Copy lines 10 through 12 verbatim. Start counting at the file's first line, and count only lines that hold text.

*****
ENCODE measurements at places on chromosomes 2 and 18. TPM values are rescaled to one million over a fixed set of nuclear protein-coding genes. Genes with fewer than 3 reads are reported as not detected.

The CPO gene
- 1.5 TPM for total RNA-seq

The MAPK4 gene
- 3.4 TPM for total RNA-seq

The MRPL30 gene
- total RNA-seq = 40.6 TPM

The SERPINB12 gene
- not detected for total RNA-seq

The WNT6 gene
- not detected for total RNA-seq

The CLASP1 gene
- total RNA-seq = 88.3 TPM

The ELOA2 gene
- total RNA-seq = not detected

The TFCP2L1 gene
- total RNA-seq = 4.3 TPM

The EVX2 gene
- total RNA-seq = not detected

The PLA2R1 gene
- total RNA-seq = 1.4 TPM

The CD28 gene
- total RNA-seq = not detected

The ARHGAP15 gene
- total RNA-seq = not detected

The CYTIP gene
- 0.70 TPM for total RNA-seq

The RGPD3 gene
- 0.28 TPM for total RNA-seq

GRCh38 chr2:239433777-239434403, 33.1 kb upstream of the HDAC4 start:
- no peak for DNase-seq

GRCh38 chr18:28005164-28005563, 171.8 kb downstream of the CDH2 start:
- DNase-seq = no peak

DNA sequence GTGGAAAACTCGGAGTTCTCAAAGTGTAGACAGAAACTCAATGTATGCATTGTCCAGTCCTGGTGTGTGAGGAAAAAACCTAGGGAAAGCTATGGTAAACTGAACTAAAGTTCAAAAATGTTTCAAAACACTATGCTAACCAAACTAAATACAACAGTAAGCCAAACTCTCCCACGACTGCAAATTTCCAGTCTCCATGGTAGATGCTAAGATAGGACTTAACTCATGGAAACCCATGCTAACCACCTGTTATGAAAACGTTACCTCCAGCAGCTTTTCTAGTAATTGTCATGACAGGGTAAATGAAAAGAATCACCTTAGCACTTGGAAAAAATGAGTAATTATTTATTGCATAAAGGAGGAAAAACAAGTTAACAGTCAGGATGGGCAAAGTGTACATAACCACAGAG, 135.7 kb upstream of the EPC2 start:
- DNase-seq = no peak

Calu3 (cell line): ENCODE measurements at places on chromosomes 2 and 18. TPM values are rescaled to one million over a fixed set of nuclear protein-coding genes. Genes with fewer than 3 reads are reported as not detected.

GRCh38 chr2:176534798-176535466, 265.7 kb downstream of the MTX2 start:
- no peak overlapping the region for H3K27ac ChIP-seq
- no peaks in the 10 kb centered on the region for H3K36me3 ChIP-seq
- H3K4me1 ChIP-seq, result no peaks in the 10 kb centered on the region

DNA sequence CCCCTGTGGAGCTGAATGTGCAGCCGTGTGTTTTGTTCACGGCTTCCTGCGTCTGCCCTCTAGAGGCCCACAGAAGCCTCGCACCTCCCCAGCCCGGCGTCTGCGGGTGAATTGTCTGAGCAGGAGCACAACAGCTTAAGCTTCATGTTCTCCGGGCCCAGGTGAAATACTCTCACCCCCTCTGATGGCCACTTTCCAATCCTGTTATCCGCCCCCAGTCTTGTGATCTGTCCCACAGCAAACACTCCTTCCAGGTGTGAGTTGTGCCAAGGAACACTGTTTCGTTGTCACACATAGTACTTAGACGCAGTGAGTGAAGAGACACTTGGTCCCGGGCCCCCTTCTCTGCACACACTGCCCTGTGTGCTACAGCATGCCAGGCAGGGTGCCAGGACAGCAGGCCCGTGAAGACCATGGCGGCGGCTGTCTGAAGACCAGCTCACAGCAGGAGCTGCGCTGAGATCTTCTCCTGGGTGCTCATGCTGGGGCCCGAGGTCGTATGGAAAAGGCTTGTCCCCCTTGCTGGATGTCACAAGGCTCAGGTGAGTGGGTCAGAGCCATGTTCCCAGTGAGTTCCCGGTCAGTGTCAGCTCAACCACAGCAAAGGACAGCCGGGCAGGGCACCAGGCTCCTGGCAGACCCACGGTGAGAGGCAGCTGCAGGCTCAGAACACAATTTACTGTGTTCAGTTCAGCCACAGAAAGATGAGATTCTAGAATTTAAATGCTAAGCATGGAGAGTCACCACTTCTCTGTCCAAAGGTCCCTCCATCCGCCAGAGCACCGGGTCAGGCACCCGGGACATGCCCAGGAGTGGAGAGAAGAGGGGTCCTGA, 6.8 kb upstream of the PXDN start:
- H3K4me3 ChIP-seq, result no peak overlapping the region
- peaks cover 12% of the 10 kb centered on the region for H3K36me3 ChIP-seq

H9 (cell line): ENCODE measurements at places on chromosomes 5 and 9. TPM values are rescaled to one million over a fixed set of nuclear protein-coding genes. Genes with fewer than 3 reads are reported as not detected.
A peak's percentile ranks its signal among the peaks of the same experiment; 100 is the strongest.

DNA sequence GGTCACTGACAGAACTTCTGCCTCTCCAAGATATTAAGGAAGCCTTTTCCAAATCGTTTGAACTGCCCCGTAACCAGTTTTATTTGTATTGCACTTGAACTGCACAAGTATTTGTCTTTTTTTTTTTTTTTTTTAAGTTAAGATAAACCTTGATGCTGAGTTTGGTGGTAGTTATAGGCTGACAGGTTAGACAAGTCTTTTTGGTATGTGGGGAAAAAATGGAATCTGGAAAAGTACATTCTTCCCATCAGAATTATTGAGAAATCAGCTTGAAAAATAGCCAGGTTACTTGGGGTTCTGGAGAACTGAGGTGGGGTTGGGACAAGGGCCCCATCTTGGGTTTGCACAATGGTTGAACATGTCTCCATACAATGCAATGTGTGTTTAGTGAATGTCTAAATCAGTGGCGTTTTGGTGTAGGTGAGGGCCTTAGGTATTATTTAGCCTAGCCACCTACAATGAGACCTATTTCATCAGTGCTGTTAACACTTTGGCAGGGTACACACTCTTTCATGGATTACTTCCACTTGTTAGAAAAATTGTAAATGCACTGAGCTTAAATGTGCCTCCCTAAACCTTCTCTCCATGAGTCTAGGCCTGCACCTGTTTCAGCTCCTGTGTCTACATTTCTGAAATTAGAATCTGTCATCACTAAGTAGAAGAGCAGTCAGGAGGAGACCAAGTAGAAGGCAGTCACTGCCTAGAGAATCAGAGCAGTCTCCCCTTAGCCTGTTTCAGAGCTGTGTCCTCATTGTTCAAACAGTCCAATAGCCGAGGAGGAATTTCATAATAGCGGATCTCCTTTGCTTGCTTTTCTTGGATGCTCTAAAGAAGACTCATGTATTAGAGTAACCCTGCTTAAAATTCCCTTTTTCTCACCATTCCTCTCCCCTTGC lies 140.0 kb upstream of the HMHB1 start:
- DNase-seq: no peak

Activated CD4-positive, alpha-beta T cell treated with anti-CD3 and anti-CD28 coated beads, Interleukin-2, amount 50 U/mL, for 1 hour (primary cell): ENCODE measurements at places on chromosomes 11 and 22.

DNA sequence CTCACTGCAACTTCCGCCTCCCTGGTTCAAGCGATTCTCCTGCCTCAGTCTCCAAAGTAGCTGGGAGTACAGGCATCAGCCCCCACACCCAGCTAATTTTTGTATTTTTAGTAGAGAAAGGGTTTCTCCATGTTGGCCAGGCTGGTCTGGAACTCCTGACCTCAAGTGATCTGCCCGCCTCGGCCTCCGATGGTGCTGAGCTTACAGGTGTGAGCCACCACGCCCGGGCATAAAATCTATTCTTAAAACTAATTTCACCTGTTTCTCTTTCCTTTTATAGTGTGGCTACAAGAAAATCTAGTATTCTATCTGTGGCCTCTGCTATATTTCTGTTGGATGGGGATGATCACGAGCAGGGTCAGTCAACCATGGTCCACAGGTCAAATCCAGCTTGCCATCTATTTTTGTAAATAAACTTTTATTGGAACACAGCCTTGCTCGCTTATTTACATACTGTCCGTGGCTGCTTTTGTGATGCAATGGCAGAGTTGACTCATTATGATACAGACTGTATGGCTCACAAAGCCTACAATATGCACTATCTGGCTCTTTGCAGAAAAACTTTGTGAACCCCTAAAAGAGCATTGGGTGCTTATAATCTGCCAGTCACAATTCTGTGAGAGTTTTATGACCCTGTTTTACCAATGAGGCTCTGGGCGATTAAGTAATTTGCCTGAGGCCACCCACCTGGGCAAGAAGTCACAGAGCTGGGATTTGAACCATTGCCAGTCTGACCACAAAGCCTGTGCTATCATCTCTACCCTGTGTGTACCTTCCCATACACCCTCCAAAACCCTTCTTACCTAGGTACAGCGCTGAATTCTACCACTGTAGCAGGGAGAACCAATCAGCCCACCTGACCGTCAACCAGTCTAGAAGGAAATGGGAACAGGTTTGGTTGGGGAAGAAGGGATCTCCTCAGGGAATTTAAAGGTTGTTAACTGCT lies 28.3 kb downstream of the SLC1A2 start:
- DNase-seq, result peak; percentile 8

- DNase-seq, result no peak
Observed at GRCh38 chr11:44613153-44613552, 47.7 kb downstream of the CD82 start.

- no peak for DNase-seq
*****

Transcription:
The WNT6 gene
- not detected for total RNA-seq

The CLASP1 gene